You see, something’s gone sour in the orange grove. In an all-too-common tactic, Tropicana, a division of PepsiCo, is abusing the U.S. patent system to-please excuse the pun-put the squeeze on its competitors. And I’m convinced the case offers an important cautionary tale about innovation today.
People have been growing citrus in Florida’s sun-drenched groves for a very long time, putting a lot of effort into caring for the trees and figuring out the most efficient ways to harvest the fruit. But making orange juice remains a fabulously straightforward process: you pick the ripest oranges you can and press the juice from them, just the way nature made it, adding nothing.
Here’s what’s happening: Valencias are the oranges of choice for the popular “not-from-concentrate” juice-the refrigerated stuff that comes ready to drink in cartons or plastic jugs. But Valencias are a late-season variety. So growers have put a lot of time and money into developing earlier-ripening varieties that can match Valencias’ sweetness and rich color. Much of this grower-funded research has been done over the past decade at the Citrus Research and Education Center at the University of Florida.
But now, Tropicana has found a way to get a proprietary lock on this research. Believe it or not, U.S. patent 6,143,347 grants the firm the exclusive right to blend its juice from certain particularly desirable early-season oranges, including varieties called Earlygold, Ruby, Itaborai and Westin. Tropicana was already the biggest purchaser of these orange varieties. Now, as a practical matter, its patent guarantees it a monopoly by legally preventing other orange juice processors from buying these varieties to make any blend of not-from-concentrate juice.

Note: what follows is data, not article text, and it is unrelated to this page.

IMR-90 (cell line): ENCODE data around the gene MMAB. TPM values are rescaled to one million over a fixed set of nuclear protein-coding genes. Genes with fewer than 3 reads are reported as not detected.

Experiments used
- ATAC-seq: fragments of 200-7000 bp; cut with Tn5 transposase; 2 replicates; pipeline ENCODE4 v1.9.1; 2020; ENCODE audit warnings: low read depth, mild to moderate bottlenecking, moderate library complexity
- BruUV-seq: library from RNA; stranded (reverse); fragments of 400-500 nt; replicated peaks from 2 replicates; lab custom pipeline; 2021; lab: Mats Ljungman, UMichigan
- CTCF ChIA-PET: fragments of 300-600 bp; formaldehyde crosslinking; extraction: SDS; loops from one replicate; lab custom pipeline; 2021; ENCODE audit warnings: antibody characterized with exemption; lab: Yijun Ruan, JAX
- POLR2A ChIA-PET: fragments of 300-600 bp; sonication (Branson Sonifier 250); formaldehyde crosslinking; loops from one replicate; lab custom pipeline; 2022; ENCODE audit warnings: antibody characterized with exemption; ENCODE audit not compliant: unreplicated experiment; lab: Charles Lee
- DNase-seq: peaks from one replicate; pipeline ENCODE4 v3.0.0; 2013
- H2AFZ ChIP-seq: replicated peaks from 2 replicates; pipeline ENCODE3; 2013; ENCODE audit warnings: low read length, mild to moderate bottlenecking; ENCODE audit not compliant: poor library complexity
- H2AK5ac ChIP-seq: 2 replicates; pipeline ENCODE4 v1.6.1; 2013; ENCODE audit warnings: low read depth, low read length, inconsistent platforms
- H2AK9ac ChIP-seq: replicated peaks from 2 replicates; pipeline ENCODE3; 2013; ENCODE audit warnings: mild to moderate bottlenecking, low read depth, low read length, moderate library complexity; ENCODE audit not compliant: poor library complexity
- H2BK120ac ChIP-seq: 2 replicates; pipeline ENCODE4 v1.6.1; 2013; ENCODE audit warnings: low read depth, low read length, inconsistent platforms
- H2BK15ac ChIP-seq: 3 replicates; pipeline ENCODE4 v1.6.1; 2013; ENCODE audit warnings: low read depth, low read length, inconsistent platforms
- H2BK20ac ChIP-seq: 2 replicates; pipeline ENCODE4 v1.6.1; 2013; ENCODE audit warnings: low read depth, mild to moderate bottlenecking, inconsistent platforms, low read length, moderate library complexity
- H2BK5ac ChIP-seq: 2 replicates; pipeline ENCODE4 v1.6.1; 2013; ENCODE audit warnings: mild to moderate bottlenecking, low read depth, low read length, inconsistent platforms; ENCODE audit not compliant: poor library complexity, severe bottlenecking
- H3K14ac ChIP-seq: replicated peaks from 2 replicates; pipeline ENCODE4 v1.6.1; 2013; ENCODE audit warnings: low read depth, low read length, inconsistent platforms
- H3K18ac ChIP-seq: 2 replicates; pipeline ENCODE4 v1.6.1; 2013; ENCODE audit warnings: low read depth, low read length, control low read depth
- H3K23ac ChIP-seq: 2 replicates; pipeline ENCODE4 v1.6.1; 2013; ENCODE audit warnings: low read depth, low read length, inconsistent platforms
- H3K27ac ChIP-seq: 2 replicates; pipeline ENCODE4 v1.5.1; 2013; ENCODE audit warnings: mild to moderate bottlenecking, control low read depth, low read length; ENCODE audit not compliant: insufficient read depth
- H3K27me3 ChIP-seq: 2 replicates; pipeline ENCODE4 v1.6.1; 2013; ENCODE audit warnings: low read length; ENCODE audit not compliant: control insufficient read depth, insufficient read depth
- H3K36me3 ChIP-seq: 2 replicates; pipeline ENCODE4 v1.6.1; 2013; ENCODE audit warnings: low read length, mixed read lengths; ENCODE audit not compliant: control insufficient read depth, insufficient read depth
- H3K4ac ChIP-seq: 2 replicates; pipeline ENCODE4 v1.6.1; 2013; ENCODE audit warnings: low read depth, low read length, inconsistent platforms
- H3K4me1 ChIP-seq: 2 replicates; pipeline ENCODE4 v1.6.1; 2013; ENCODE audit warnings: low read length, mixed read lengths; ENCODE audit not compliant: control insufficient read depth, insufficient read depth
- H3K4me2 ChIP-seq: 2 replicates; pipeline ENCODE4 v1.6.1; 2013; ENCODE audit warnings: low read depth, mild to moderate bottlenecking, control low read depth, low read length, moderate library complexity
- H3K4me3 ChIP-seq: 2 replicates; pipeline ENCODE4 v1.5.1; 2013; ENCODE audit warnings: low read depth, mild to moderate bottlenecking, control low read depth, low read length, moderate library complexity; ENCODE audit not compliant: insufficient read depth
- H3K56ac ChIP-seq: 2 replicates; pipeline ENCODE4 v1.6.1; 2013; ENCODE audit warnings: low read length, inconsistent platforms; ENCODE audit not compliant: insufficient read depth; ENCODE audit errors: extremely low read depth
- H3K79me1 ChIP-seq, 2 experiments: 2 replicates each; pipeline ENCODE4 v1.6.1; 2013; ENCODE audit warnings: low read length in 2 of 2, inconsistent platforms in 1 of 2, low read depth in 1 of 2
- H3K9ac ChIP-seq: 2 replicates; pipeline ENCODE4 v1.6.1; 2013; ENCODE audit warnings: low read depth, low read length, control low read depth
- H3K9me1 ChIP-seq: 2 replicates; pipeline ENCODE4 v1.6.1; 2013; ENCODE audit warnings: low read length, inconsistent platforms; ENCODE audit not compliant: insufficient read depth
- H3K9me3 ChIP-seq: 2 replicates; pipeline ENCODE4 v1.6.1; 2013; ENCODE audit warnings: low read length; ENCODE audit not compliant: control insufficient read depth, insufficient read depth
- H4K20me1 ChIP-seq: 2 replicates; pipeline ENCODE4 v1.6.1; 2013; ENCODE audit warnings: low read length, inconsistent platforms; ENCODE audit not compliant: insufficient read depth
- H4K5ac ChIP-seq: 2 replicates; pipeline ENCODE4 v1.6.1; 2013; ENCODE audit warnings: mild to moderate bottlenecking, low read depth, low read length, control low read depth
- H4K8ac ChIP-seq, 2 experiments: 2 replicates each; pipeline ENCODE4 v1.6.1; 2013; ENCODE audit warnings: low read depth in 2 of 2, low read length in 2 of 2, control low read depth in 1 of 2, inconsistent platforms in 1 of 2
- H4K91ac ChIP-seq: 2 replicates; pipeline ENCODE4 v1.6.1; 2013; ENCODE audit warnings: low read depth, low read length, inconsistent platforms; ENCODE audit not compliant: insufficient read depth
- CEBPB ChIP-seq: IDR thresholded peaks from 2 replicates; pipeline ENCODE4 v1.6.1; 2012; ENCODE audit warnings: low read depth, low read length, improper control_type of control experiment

Why would the U.S. Patent Office hand out a 20-year monopoly on something like this? I think it is because the good people there have lost track of what an invention is. By no stretch of the imagination has Tropicana patented an invention. It has patented a recipe. And it is a recipe for disaster with implications far beyond the breakfast table.
The difference is subtle but tremendously important. To be eligible for a patent, an invention may draw upon existing materials, so long as it combines them in a novel and useful way. If I came up with a blend of orange juices that could cure cancer, now that would be a novel use worthy of patent protection. But Tropicana makes no such claims. On the contrary, what distinguishes most recipes is that they yield nothing unexpected beyond the combination of their ingredients. Your juice blend might taste better than mine, but that’s not enough to be considered a useful new invention. That’s why, historically, recipes have not been able to surmount the U.S. Patent Office’s sensible “usefulness” hurdle-and they shouldn’t be.
Put another way, the patent system is a contract between inventors and society. It only makes sense for the government to grant a time-limited monopoly in exchange for the added social value that a novel and useful invention brings when it comes to the marketplace. Along these lines, bona fide inventions certainly deserve patents. But Uncle Sam should leave it to the market to determine whose recipes are the most valuable.
Tropicana spokeswoman Kristine Nickel, not surprisingly, claims that Tropicana’s orange juice patent is “in the true spirit of what patents are for.” As she puts it, “For us it’s not about restricting the market. It’s about protecting the investment that we made in the research for these varieties of juice.”
But the fact is, Tropicana doesn’t even claim to have developed the orange varieties.
The people at Florida Citrus Mutual, a Lakeland-based grower trade association with nearly 12,000 members, are furious enough about the situation that they’re legally challenging Tropicana-one of their largest customers-to try to get the patent invalidated. As Andy LaVigne, Florida Citrus Mutual’s executive vice president, explains, the varieties used in Tropicana’s recipe were largely developed by funds from growers, and the advantages of blending juices have been well known in the Florida citrus industry for as long as anyone can remember. “There is nothing about the characteristics of the varieties or the blending of the juices that is new or novel; therefore the patent should be declared invalid,” LaVigne charges.
The patent office is due to rule on the case soon. Now, if it can just reestablish the difference between a recipe and an invention, I’ll be sure to raise my juice glass in tribute.